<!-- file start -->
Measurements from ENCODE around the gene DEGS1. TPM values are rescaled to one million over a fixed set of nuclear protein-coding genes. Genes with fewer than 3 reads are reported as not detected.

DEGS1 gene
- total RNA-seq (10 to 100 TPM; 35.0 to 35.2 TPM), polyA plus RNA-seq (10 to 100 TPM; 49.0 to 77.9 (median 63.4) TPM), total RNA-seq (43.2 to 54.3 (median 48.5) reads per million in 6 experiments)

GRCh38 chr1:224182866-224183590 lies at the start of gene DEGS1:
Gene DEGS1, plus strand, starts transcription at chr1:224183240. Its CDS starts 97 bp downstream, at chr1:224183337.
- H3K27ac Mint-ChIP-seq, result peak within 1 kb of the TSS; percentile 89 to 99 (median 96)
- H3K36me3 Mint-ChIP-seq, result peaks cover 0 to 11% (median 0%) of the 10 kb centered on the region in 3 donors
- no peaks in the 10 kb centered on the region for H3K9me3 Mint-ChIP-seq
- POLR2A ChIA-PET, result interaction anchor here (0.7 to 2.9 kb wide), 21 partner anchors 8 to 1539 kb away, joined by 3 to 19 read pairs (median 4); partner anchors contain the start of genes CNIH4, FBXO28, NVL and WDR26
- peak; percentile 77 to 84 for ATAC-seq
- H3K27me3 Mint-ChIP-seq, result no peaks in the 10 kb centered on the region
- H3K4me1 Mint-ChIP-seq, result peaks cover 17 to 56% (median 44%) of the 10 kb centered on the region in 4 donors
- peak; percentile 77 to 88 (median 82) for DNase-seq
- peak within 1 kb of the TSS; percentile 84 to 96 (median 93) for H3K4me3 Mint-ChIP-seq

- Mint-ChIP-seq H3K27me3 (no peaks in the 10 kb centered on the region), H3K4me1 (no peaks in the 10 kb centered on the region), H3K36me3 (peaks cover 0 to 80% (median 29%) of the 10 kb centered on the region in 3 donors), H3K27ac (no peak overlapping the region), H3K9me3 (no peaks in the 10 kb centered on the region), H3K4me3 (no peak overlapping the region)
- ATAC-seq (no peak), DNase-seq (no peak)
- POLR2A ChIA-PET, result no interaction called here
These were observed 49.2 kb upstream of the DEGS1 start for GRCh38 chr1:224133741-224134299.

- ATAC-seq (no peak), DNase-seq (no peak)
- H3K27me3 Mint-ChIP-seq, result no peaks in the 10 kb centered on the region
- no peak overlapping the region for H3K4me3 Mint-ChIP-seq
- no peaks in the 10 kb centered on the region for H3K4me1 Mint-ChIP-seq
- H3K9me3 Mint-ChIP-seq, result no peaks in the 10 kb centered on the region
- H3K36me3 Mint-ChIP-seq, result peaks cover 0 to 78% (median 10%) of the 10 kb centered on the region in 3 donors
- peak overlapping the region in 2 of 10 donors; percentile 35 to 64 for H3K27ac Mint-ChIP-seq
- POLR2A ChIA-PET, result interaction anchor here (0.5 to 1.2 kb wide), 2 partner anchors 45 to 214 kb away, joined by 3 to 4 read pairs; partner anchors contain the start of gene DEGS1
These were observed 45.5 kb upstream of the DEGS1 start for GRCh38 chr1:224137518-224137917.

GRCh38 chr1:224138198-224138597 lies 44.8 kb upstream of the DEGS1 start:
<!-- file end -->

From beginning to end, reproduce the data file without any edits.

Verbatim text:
Measurements from ENCODE around the gene DEGS1. TPM values are rescaled to one million over a fixed set of nuclear protein-coding genes. Genes with fewer than 3 reads are reported as not detected.

DEGS1 gene
- total RNA-seq (10 to 100 TPM; 35.0 to 35.2 TPM), polyA plus RNA-seq (10 to 100 TPM; 49.0 to 77.9 (median 63.4) TPM), total RNA-seq (43.2 to 54.3 (median 48.5) reads per million in 6 experiments)

GRCh38 chr1:224182866-224183590 lies at the start of gene DEGS1:
Gene DEGS1, plus strand, starts transcription at chr1:224183240. Its CDS starts 97 bp downstream, at chr1:224183337.
- H3K27ac Mint-ChIP-seq, result peak within 1 kb of the TSS; percentile 89 to 99 (median 96)
- H3K36me3 Mint-ChIP-seq, result peaks cover 0 to 11% (median 0%) of the 10 kb centered on the region in 3 donors
- no peaks in the 10 kb centered on the region for H3K9me3 Mint-ChIP-seq
- POLR2A ChIA-PET, result interaction anchor here (0.7 to 2.9 kb wide), 21 partner anchors 8 to 1539 kb away, joined by 3 to 19 read pairs (median 4); partner anchors contain the start of genes CNIH4, FBXO28, NVL and WDR26
- peak; percentile 77 to 84 for ATAC-seq
- H3K27me3 Mint-ChIP-seq, result no peaks in the 10 kb centered on the region
- H3K4me1 Mint-ChIP-seq, result peaks cover 17 to 56% (median 44%) of the 10 kb centered on the region in 4 donors
- peak; percentile 77 to 88 (median 82) for DNase-seq
- peak within 1 kb of the TSS; percentile 84 to 96 (median 93) for H3K4me3 Mint-ChIP-seq

- Mint-ChIP-seq H3K27me3 (no peaks in the 10 kb centered on the region), H3K4me1 (no peaks in the 10 kb centered on the region), H3K36me3 (peaks cover 0 to 80% (median 29%) of the 10 kb centered on the region in 3 donors), H3K27ac (no peak overlapping the region), H3K9me3 (no peaks in the 10 kb centered on the region), H3K4me3 (no peak overlapping the region)
- ATAC-seq (no peak), DNase-seq (no peak)
- POLR2A ChIA-PET, result no interaction called here
These were observed 49.2 kb upstream of the DEGS1 start for GRCh38 chr1:224133741-224134299.

- ATAC-seq (no peak), DNase-seq (no peak)
- H3K27me3 Mint-ChIP-seq, result no peaks in the 10 kb centered on the region
- no peak overlapping the region for H3K4me3 Mint-ChIP-seq
- no peaks in the 10 kb centered on the region for H3K4me1 Mint-ChIP-seq
- H3K9me3 Mint-ChIP-seq, result no peaks in the 10 kb centered on the region
- H3K36me3 Mint-ChIP-seq, result peaks cover 0 to 78% (median 10%) of the 10 kb centered on the region in 3 donors
- peak overlapping the region in 2 of 10 donors; percentile 35 to 64 for H3K27ac Mint-ChIP-seq
- POLR2A ChIA-PET, result interaction anchor here (0.5 to 1.2 kb wide), 2 partner anchors 45 to 214 kb away, joined by 3 to 4 read pairs; partner anchors contain the start of gene DEGS1
These were observed 45.5 kb upstream of the DEGS1 start for GRCh38 chr1:224137518-224137917.

GRCh38 chr1:224138198-224138597 lies 44.8 kb upstream of the DEGS1 start: